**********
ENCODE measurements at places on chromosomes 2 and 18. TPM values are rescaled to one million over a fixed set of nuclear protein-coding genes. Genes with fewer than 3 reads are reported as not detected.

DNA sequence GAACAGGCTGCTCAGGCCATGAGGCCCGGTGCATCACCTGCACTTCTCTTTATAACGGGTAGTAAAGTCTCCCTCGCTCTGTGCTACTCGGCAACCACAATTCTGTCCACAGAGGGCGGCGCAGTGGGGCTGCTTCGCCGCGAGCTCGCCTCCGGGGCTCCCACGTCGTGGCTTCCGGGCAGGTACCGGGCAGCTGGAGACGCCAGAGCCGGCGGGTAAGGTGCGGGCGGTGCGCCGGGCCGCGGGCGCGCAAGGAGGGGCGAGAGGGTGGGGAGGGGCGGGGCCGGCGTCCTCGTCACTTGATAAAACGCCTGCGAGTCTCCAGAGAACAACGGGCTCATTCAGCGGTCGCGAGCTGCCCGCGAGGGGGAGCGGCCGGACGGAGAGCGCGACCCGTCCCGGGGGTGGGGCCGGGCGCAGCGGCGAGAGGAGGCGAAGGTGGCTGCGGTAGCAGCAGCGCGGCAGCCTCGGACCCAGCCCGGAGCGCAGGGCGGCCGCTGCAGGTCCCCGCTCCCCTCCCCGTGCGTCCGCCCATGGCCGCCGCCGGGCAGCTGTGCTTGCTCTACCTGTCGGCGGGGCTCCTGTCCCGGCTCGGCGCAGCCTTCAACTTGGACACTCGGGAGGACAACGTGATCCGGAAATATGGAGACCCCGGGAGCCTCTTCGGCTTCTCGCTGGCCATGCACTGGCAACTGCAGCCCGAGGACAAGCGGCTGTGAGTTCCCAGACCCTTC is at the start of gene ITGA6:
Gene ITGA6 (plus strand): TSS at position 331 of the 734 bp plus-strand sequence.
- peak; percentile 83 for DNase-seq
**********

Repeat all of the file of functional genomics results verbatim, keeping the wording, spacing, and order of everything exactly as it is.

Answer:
ENCODE measurements at places on chromosomes 2 and 18. TPM values are rescaled to one million over a fixed set of nuclear protein-coding genes. Genes with fewer than 3 reads are reported as not detected.

DNA sequence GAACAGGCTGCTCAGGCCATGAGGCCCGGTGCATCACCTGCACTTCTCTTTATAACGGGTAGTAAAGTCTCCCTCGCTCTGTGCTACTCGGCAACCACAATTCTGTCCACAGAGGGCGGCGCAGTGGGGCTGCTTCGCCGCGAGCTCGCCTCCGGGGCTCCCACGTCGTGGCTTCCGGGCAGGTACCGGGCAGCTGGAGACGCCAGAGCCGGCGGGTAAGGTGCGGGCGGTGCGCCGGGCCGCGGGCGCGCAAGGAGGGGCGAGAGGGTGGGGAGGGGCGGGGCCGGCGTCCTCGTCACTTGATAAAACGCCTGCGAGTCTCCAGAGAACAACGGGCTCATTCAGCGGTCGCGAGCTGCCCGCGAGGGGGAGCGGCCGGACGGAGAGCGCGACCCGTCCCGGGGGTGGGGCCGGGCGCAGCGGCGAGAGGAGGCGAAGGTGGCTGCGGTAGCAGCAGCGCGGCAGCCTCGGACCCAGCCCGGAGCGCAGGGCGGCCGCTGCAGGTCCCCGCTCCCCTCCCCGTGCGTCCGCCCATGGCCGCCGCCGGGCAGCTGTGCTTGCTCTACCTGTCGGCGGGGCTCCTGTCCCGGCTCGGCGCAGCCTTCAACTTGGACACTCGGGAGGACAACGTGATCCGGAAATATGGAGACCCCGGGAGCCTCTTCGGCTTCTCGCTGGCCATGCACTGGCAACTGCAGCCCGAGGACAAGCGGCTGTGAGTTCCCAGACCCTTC is at the start of gene ITGA6:
Gene ITGA6 (plus strand): TSS at position 331 of the 734 bp plus-strand sequence.
- peak; percentile 83 for DNase-seq